The Picture to the left depicts a union Officer in full uniform. Artifact courtesy of Richard Ferry Military Antiques. Zehring, detailed from the 4th Tennessee Infantry, served as a hospital steward in Milledgeville, Georgia during the latter part of the war. Soldier uniforms varied from state to state and from army to army. However the approximate number of the confederate soldiers is estimated to be between , and 1,, The jacket has a nine-button front Federal, general service buttons ; four-piece body no side pieces ; one-piece sleeves; one-piece collar inside and out ; and, one outside left breast pocket. Library of Congress Confederate uniforms looked quite similar to the Union uniforms.
(C.S.) Confederate Uniforms
Image courtesy of the Museum of the Confederacy, Richmond, Virginia. The coat has a front inside pocket and is unlined. This proved troublesome to make, however, given a lack of resources, so usually pants were made of the same color cloth as the tunic. However, these agencies remained operative in Virginia and Georgia throughout most of the war. By the time the Richmond Depot made this jacket, it had standardized with a nine-button front, two-piece sleeves, six-piece body, and, generally made of imported, cadet gray kersey. For Questions or comments about this collection, contact: On the march, a Union soldier would also be issued a rifle, up to 80 rounds of ammunition, one-half of a shelter tent and three days of rations.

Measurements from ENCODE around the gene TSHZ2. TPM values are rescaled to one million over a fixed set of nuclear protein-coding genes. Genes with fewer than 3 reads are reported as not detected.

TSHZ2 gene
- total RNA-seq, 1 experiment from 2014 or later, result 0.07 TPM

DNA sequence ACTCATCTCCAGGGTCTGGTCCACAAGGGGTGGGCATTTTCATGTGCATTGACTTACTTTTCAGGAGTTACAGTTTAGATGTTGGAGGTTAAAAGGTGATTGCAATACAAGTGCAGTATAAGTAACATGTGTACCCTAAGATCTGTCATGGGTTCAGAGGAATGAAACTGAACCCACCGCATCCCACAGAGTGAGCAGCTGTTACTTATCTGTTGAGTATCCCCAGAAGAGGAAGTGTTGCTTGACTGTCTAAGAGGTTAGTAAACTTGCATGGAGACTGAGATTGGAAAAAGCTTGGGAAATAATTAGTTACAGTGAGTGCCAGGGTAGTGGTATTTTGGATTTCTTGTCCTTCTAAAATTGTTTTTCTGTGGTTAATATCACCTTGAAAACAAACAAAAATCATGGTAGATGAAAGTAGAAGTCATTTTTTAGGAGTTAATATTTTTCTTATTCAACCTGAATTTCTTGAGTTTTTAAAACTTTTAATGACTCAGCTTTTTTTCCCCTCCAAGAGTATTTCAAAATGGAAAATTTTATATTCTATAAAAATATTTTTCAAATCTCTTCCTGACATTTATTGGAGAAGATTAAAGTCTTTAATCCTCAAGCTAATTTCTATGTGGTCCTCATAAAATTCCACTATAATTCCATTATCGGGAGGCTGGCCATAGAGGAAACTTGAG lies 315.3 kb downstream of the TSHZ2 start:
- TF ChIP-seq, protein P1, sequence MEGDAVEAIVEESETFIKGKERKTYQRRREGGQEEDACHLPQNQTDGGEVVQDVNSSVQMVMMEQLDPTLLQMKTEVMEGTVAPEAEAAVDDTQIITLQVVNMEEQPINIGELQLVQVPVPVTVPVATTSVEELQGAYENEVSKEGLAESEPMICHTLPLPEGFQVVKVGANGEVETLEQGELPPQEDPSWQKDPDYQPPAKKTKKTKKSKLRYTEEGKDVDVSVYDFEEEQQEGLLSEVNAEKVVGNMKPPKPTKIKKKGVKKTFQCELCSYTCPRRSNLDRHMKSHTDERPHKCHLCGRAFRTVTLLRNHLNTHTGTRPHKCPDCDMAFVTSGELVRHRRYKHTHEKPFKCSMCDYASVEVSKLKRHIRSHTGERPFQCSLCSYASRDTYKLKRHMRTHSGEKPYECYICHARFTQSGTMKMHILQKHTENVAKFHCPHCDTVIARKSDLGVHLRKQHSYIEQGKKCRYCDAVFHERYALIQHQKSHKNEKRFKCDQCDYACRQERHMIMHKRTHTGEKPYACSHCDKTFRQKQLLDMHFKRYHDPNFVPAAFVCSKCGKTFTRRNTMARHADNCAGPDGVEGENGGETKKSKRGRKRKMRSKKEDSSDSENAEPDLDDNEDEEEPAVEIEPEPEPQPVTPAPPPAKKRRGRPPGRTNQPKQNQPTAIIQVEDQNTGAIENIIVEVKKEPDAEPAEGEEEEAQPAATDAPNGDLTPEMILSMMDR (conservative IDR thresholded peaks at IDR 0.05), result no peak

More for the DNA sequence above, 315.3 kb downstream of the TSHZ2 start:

Clothing of the Civil War Soldiers
Less well known, however, were the clothing bureaus of Tennessee, Alabama, South Carolina and Georgia. The slouch hat is correct for both US officers and enlisted men. Based on a magazine article by Daniel M. Lieutenant John Satter's frock, on the right, is faced with light French blue. At the same time, drab or undyed uniforms were also issued to many Confederate troops, because they were both cheaper and easier to make than dyed uniforms.
Our Business Computer Crashed, because of this we can't get to orders from the server. It was used for fatigue duty and in campaigns. The Naval service developed its own intricate sleeve patterns. Thus, standardization was built about blue, but with room for variety advanced by otherwise federalized northern states. The tenth soldier from the left, on the top row, is a Mississippi Rifleman. Library of Congress Confederate uniforms looked quite similar to the Union uniforms. The kepi had a leather brim and adjustable chin strap.